What Is a Sonogram?
A Sonogram is a diagnostic tool used by medical professionals to create visuals of the inside of the human body. The test is non-invasive and uses high-frequency sound waves to produce these images. Doctors often use sonograms to check on the health of unborn babies and to diagnose various abdominal problems. Sonograms are also called ultrasounds.
What’s the Purpose of a Sonogram?
The purpose of a sonogram is to diagnose, assess, and evaluate medical conditions. Sonograms are typically performed during pregnancy and for conditions that impact your pelvic or abdominal region.
Your doctor might order a sonogram for the following concerns:
- Pregnancy assessment
- Circulation complications
- Gallbladder issues
- Prostate trouble
- Genital complications
- Thyroid problems
- Bone disease
- Breast lump
- Swollen joints
Types of Sonogram Imaging
Doctors use different types of sonogram images for different conditions and concerns. There are three main types of sonogram images: 2D, 3D, and 4D.
A 2D sonogram is a flat, two-dimensional image produced by an ultrasound. It is the most common type of ultrasound and has the longest history of use. 2D sonograms are used for many diagnostic purposes, including evaluating the size, shape, and location of organs and structures, assessing blood flow, and detecting abnormalities. They can also be used to evaluate pregnancy and assess fetal development.
A 3D sonogram is a type of medical imaging that uses sound waves to create a three-dimensional image. This type of sonogram can be used to assess the health of an unborn baby and to determine if there are any birth defects. In addition, a 3D sonogram can be used to help assess the risk of miscarriage or preterm labor.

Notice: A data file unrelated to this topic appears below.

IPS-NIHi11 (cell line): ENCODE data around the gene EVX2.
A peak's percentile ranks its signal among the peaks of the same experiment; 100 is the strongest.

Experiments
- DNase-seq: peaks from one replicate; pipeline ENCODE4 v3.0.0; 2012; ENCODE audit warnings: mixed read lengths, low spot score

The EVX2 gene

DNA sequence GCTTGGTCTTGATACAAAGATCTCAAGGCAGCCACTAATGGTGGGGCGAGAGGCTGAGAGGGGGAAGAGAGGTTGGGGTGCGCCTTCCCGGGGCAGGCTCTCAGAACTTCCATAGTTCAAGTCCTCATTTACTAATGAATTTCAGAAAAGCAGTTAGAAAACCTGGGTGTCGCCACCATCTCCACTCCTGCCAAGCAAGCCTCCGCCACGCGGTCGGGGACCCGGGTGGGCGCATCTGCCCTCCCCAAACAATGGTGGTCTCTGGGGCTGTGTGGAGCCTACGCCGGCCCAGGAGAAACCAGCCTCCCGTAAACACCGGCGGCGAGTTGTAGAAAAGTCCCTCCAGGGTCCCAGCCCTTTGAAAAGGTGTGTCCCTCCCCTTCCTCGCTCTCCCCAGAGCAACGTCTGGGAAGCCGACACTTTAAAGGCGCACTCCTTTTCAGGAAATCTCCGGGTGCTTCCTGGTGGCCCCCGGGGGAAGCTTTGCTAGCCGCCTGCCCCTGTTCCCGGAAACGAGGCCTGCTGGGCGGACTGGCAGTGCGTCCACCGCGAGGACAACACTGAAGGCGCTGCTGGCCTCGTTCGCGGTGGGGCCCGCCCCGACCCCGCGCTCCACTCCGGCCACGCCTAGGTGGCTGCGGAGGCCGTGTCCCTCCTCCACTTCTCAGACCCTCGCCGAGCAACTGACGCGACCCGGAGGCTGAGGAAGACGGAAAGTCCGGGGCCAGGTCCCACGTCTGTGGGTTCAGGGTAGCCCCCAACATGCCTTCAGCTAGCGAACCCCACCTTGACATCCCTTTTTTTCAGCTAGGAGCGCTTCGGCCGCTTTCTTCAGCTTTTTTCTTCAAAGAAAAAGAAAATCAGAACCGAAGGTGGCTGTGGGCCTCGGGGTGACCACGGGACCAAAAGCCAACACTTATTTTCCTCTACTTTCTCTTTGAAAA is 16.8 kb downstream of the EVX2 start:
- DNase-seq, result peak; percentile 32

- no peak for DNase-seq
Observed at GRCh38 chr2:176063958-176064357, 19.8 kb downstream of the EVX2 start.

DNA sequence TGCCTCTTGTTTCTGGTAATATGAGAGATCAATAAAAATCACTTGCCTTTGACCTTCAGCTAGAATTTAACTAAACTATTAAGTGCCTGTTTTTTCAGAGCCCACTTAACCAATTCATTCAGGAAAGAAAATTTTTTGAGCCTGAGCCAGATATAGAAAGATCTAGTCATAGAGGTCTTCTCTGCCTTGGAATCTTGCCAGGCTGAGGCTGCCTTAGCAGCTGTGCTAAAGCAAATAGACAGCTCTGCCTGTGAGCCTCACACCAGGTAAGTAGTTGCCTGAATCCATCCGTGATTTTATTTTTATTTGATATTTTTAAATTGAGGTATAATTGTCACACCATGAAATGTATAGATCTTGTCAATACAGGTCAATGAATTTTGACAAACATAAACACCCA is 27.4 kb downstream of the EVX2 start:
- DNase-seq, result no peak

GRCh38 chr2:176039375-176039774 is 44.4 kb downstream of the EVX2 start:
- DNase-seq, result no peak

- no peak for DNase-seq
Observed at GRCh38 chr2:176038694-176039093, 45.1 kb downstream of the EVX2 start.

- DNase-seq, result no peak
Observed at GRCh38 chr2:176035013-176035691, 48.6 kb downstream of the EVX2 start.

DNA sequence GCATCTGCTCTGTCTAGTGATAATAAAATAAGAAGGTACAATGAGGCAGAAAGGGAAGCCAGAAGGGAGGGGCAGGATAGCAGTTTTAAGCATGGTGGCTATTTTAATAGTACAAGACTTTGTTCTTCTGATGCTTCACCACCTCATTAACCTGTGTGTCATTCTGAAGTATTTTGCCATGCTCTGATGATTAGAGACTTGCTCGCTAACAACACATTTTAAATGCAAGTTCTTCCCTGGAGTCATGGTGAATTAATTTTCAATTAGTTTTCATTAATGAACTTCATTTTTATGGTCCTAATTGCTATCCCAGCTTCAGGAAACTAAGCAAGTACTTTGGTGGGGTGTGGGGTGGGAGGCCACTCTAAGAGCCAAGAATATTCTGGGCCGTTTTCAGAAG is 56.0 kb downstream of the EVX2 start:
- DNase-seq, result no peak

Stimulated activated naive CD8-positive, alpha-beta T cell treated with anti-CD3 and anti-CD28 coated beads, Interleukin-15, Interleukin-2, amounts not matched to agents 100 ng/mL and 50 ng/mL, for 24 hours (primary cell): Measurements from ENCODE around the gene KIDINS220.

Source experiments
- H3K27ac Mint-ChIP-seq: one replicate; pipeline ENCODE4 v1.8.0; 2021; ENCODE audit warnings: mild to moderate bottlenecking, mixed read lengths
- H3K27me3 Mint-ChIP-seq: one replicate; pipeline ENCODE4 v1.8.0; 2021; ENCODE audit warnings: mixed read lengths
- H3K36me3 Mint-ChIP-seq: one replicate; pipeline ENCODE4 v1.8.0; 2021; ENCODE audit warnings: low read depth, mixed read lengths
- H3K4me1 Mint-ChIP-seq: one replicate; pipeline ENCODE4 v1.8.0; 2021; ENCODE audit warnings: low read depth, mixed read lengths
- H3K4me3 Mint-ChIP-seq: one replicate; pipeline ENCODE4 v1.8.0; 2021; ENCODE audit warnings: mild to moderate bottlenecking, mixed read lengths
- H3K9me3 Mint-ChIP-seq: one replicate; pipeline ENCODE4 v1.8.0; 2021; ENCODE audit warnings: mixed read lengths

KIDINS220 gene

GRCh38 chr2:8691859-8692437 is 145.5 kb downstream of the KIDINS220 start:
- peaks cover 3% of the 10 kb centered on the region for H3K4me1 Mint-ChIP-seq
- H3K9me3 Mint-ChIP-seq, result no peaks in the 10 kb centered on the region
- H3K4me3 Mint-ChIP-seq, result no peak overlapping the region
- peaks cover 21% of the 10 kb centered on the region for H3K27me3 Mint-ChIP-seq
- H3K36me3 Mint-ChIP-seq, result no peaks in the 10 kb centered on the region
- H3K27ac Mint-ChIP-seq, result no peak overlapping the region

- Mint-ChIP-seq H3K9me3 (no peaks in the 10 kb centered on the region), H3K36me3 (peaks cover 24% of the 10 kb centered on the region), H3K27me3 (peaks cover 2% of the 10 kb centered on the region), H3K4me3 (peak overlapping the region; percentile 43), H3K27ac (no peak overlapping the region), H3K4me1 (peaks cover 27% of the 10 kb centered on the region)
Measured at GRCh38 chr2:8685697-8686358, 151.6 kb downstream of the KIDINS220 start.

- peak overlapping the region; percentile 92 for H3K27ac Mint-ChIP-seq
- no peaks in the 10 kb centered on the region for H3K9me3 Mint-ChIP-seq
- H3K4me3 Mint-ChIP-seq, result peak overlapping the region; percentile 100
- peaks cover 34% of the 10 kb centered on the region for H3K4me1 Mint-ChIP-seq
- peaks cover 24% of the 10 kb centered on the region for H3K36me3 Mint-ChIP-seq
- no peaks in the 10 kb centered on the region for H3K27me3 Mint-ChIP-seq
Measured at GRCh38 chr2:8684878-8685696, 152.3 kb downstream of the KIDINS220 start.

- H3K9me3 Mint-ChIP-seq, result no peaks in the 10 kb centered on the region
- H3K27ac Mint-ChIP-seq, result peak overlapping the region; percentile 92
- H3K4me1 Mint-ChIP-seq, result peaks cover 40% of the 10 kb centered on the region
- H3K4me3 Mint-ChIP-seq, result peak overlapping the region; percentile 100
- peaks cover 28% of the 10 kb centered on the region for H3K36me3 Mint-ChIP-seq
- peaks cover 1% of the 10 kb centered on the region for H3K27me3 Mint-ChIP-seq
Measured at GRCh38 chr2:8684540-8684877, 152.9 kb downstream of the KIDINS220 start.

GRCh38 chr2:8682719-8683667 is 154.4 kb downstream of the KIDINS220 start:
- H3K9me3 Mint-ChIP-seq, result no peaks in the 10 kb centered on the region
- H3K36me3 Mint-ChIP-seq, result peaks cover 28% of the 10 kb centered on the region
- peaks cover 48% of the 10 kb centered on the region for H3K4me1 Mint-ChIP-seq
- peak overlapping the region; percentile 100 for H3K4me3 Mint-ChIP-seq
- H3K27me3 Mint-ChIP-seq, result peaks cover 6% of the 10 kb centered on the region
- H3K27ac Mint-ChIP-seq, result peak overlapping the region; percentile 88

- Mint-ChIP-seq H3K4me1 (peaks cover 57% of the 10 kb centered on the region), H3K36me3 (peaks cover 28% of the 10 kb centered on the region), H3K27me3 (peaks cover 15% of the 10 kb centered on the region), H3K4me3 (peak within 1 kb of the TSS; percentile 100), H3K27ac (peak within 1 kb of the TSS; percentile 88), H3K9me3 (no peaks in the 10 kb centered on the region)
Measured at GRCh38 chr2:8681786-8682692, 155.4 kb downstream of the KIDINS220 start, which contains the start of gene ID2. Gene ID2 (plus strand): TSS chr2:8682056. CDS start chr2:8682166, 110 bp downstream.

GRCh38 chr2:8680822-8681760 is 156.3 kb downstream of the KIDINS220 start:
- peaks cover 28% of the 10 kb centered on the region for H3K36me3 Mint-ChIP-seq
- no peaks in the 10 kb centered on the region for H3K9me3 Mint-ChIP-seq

A 4D ultrasound is a three-dimensional (3D) image of the fetus that is captured in real time. 4D ultrasounds provide expectant parents with a clear, lifelike view of their baby, allowing them to see the movement of the baby’s face, hands, and feet. In addition, 4D ultrasounds can be used to assess fetal development and look for potential anomalies.
A sonogram usually takes 30 minutes. Once your sonogram is complete, a radiologist is often able to interpret a sonogram within a few minutes. As soon as the radiologist's report is ready, your doctor will share the sonogram results with you. If necessary, they will explain the next steps in a diagnostic or treatment protocol.